Gail Sandidge, a 57-year-old nurse, grandmother and Sunday School teacher, was killed on the job Tuesday while trying to save others from a crazed man who thought that hospital employees were to trying to murder his mother.
Witnesses at Good Shepherd Ambulatory Surgical Center in Longview, Texas, say that a man later identified as 22-year-old Kyron Rayshawn Templeton arrived at the medical center to visit his mother, but instead went on a homicidal rampage.
At around 7 a.m. yesterday, according to witness accounts, Templeton whipped out a knife and shouted, “You’re not going to kill my mama.”
He stabbed four people before fleeing, including Sandidge, who was later pronounced dead from her wound.
“She was just saying...‘I’m hurt. He got me,’” witness Jana Jackson told KLTV News. “And that’s when we realized there was blood all on the front of her scrubs.”
Jackson and her husband, Chad, were in the waiting room, when,they say they watched in horror as Templeton stabbed two people while “muttering, and his eyes were kind of wild-looking,” Chad Jackson said.
Sandidge (pictured) then rushed into the waiting room, hearing screams. The man immediately plunged the knife into her chest.
Four others — one hospital employee and three visitors — were injured in the attack. One remained in critical condition Wednesday morning.
Templeton was confronted by cops a short distance from the hospital just minutes after the attacks. Following a brief scuffle, in which no police were hurt, they took him into custody. The knife that police believe he used in the deadly attacks turned up nearby.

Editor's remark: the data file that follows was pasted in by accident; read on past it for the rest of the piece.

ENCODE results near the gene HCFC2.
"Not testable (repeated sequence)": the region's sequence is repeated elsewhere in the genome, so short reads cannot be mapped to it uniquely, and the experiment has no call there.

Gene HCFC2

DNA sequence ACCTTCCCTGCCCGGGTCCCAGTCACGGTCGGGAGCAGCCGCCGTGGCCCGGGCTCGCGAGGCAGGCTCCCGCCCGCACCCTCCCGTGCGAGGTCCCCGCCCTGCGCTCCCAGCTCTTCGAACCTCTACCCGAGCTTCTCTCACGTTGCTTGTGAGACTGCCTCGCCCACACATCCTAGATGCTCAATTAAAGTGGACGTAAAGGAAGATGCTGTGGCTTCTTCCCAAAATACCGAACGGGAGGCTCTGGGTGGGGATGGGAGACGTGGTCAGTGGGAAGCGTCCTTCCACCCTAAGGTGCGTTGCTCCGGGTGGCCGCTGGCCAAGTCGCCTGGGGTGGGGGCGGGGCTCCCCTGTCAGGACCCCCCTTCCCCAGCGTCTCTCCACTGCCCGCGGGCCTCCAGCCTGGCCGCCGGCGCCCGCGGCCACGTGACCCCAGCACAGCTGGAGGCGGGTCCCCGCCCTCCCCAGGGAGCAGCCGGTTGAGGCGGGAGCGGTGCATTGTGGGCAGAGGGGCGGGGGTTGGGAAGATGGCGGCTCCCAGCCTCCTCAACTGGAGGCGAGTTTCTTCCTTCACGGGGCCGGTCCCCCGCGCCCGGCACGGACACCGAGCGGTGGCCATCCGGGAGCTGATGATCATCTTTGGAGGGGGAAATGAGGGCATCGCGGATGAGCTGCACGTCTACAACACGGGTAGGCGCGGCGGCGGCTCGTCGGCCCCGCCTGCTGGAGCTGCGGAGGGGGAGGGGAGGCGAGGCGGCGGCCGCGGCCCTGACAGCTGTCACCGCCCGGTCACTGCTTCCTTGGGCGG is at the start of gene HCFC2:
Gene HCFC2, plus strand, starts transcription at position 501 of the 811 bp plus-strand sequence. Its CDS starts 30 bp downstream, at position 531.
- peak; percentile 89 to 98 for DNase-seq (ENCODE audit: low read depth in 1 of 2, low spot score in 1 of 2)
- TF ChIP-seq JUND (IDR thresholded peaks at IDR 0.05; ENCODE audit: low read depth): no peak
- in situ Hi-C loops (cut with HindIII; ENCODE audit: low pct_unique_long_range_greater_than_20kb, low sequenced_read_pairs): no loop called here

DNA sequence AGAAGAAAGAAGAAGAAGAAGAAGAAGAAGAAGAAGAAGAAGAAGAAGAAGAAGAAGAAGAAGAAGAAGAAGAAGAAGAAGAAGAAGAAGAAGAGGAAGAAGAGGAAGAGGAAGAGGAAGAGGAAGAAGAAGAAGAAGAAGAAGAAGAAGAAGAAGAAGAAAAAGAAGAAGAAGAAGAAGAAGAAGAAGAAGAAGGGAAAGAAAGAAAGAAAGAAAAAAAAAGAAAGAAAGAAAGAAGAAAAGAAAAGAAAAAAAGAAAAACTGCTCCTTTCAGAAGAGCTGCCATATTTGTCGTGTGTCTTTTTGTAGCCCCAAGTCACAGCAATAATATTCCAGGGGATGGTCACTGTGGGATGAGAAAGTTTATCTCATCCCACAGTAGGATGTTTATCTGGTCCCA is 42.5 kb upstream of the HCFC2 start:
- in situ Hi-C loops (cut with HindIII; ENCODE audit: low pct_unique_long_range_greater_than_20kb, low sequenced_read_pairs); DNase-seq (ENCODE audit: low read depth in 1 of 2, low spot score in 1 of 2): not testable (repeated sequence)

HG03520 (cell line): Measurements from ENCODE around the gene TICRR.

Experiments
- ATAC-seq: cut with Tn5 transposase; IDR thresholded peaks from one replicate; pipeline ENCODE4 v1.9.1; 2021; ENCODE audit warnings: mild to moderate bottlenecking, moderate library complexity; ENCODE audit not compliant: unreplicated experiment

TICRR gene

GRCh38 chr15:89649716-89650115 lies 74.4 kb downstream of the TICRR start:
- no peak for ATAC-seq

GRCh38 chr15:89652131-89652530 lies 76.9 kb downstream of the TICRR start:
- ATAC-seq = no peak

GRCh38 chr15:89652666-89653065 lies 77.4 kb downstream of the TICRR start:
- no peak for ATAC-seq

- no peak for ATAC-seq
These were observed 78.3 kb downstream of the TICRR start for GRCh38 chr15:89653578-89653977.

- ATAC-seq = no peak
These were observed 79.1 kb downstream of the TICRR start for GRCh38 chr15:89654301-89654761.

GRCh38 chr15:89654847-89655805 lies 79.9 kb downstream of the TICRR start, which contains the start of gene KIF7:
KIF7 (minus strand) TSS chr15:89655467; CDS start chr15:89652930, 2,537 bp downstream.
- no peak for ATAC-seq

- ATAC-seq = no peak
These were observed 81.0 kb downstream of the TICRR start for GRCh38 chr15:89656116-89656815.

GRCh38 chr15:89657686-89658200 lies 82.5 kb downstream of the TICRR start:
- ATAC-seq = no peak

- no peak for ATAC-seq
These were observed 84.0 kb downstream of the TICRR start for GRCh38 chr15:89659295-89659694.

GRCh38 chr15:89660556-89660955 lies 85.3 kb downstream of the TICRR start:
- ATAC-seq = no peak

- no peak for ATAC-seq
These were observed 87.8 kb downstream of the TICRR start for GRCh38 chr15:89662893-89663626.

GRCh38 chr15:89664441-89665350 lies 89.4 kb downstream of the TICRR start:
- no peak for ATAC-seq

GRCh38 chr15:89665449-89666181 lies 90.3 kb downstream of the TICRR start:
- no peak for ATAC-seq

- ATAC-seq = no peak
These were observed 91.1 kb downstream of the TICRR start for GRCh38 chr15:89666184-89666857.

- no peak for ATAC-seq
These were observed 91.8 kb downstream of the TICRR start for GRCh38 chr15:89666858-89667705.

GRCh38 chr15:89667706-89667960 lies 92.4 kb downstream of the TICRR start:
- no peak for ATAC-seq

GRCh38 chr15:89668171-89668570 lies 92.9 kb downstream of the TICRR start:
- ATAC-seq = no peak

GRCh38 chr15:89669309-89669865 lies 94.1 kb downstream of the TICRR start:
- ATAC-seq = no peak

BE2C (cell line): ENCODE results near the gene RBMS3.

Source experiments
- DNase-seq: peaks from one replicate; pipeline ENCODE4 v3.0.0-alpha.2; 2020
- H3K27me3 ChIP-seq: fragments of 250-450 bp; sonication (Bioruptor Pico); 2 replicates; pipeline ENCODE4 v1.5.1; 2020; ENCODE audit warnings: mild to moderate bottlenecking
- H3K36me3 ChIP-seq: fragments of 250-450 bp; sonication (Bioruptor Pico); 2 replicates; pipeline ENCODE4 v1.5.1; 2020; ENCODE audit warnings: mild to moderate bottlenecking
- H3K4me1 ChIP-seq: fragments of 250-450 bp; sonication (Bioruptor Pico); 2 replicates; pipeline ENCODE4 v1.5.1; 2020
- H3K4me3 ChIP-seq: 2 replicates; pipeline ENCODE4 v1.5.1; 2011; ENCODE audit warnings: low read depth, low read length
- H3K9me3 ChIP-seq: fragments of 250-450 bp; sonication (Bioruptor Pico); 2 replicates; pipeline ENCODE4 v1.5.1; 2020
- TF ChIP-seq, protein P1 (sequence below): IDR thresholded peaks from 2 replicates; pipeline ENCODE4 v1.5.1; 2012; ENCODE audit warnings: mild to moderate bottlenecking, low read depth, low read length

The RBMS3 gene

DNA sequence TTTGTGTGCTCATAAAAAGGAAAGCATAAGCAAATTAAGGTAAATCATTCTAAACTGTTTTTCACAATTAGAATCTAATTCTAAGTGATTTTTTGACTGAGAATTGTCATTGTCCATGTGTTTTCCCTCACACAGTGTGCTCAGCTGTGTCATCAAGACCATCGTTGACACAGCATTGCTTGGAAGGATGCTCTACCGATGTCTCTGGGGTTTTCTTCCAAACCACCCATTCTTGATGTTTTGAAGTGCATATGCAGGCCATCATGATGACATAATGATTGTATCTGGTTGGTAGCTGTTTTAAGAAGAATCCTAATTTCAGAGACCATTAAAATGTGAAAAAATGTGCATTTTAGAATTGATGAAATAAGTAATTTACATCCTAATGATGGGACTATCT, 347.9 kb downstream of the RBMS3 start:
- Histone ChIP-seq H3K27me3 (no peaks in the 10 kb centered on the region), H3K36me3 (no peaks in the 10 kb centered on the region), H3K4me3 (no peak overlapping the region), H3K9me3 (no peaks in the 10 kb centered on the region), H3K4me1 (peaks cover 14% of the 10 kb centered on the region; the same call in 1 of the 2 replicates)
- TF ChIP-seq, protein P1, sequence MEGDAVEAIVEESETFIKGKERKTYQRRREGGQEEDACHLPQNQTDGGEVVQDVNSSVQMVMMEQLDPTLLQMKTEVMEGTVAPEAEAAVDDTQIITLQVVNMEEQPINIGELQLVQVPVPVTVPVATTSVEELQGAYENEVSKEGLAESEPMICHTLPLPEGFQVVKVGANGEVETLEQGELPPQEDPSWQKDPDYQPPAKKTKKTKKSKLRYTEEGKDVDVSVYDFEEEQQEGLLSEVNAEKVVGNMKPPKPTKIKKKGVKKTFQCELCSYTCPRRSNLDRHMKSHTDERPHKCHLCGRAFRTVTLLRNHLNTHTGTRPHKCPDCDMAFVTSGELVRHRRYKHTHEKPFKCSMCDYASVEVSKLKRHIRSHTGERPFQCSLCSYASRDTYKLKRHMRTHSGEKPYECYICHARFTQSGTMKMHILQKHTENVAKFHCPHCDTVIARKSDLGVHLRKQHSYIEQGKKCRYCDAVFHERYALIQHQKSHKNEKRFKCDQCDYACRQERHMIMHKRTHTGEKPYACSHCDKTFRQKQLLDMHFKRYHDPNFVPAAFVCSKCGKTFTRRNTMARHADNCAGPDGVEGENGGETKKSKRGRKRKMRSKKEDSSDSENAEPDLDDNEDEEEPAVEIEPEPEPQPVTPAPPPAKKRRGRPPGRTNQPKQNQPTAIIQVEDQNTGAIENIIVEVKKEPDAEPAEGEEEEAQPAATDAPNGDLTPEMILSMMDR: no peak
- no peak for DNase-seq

The suspect is now held on $2.6 million bond, on one charge of murder and four counts of aggravated assault. Reportedly, Templeton’s mother was scheduled for a surgical procedure that morning.
The hospital’s CEO called Sandidge a hero who devoted her life to caring for others and gave up her life doing the same thing.
“Nurses are protectors by nature, and Gail, she fit that profile,” said Good Shepherd CEO Steve Altmiller at a press conference later Tuesday. “She was protecting her patients in an act of courage today, and in so doing, she lost her life.”
Sandidge worked her own way through Baylor University in order to fulfill her dream of becoming a nurse, a dream that she had held since childhood.
“She was not like a chief nursing officer; she didn’t want to be at the very top because she didn’t want to give up the care-giving,” her sister, Debbie Pritchett, remembered. “She wanted to be a nurse ever since she was 7 years of age.”
Sources: Longview News-Journal, KLTV (2), USA Today